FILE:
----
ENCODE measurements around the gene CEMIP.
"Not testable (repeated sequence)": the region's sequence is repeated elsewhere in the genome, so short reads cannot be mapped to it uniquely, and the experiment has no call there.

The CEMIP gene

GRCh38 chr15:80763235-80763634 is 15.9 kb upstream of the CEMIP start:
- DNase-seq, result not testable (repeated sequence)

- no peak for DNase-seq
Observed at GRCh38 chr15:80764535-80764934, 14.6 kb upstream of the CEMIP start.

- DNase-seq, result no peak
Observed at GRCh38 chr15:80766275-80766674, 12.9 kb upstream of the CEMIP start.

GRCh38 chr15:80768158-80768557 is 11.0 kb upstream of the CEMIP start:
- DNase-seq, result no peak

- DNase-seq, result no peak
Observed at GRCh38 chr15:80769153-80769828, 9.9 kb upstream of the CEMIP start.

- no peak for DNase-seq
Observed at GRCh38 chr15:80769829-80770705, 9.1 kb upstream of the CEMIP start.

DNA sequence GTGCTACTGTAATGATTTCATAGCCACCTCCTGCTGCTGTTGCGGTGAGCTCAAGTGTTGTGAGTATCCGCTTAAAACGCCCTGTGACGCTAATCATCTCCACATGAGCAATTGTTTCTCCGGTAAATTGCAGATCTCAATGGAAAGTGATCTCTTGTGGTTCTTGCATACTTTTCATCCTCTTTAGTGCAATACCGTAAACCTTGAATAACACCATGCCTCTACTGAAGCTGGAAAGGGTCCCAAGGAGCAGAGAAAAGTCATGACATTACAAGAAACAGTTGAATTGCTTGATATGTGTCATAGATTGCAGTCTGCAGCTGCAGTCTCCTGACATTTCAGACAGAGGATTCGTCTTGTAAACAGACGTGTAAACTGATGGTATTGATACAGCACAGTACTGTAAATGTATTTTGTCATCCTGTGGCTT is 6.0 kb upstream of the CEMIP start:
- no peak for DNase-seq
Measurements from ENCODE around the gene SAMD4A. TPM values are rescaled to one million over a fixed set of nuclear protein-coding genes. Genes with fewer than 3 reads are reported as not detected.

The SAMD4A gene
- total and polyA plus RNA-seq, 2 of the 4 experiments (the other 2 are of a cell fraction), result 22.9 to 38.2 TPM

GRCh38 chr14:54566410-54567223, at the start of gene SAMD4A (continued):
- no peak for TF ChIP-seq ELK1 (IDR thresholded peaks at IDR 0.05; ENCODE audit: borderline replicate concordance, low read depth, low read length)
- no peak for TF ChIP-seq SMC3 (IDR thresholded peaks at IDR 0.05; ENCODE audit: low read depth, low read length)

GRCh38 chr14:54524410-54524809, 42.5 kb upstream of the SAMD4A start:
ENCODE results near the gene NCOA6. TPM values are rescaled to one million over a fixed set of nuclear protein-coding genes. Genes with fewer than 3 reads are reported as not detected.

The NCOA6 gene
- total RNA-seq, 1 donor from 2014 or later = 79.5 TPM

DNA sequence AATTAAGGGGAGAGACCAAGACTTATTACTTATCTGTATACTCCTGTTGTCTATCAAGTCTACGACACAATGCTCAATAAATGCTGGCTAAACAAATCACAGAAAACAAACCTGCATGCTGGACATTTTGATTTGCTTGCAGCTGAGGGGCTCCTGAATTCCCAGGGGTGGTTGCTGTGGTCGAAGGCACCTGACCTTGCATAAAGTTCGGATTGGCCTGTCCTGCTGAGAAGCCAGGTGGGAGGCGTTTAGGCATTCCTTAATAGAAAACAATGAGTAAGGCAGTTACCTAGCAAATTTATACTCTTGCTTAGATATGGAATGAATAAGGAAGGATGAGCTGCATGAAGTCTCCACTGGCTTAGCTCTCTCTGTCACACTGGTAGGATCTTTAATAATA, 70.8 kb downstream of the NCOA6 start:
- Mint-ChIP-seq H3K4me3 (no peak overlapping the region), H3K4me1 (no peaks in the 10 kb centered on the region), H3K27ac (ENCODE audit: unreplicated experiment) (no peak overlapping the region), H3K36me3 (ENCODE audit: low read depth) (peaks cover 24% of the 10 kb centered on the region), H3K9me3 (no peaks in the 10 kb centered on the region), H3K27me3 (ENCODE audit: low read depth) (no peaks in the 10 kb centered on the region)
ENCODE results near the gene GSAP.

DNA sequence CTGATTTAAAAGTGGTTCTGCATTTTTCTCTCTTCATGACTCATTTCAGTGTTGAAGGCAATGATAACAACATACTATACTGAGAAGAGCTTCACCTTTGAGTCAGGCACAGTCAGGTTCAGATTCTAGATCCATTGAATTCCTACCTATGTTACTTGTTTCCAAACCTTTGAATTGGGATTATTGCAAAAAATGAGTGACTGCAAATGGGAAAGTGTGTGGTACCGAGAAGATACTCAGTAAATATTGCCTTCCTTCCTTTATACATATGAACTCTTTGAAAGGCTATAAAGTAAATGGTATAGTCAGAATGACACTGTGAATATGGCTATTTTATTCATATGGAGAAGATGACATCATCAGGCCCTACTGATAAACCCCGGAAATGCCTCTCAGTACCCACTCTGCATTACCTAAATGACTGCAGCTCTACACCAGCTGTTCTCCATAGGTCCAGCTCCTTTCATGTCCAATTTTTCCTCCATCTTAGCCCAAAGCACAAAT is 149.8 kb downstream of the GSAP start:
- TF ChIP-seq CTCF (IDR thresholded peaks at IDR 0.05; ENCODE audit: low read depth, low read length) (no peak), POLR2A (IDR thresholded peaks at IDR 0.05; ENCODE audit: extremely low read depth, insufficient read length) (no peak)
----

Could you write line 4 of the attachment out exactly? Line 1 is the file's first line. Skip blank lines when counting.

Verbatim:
GRCh38 chr15:80763235-80763634 is 15.9 kb upstream of the CEMIP start: